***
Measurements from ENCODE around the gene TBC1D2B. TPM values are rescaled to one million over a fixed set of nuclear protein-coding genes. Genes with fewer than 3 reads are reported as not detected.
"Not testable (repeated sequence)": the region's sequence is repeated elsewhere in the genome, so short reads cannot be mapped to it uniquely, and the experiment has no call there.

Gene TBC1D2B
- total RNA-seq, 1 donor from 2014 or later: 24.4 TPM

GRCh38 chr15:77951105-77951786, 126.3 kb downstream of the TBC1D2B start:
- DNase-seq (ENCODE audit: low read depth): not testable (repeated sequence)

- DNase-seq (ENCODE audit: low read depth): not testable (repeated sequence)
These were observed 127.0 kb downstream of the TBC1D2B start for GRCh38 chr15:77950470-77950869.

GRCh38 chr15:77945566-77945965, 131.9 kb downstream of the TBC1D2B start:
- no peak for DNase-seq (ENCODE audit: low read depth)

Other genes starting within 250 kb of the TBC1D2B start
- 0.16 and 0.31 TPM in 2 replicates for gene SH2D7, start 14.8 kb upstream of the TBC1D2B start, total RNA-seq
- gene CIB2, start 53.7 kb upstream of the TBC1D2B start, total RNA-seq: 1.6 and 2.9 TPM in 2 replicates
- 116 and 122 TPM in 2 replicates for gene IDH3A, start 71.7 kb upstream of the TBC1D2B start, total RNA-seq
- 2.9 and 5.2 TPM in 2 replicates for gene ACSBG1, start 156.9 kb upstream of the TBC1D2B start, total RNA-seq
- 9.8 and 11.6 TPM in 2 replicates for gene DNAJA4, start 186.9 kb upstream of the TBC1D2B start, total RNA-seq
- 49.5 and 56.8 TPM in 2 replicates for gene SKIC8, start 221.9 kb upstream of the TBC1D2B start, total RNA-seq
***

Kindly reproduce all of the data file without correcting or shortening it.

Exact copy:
Measurements from ENCODE around the gene TBC1D2B. TPM values are rescaled to one million over a fixed set of nuclear protein-coding genes. Genes with fewer than 3 reads are reported as not detected.
"Not testable (repeated sequence)": the region's sequence is repeated elsewhere in the genome, so short reads cannot be mapped to it uniquely, and the experiment has no call there.

Gene TBC1D2B
- total RNA-seq, 1 donor from 2014 or later: 24.4 TPM

GRCh38 chr15:77951105-77951786, 126.3 kb downstream of the TBC1D2B start:
- DNase-seq (ENCODE audit: low read depth): not testable (repeated sequence)

- DNase-seq (ENCODE audit: low read depth): not testable (repeated sequence)
These were observed 127.0 kb downstream of the TBC1D2B start for GRCh38 chr15:77950470-77950869.

GRCh38 chr15:77945566-77945965, 131.9 kb downstream of the TBC1D2B start:
- no peak for DNase-seq (ENCODE audit: low read depth)

Other genes starting within 250 kb of the TBC1D2B start
- 0.16 and 0.31 TPM in 2 replicates for gene SH2D7, start 14.8 kb upstream of the TBC1D2B start, total RNA-seq
- gene CIB2, start 53.7 kb upstream of the TBC1D2B start, total RNA-seq: 1.6 and 2.9 TPM in 2 replicates
- 116 and 122 TPM in 2 replicates for gene IDH3A, start 71.7 kb upstream of the TBC1D2B start, total RNA-seq
- 2.9 and 5.2 TPM in 2 replicates for gene ACSBG1, start 156.9 kb upstream of the TBC1D2B start, total RNA-seq
- 9.8 and 11.6 TPM in 2 replicates for gene DNAJA4, start 186.9 kb upstream of the TBC1D2B start, total RNA-seq
- 49.5 and 56.8 TPM in 2 replicates for gene SKIC8, start 221.9 kb upstream of the TBC1D2B start, total RNA-seq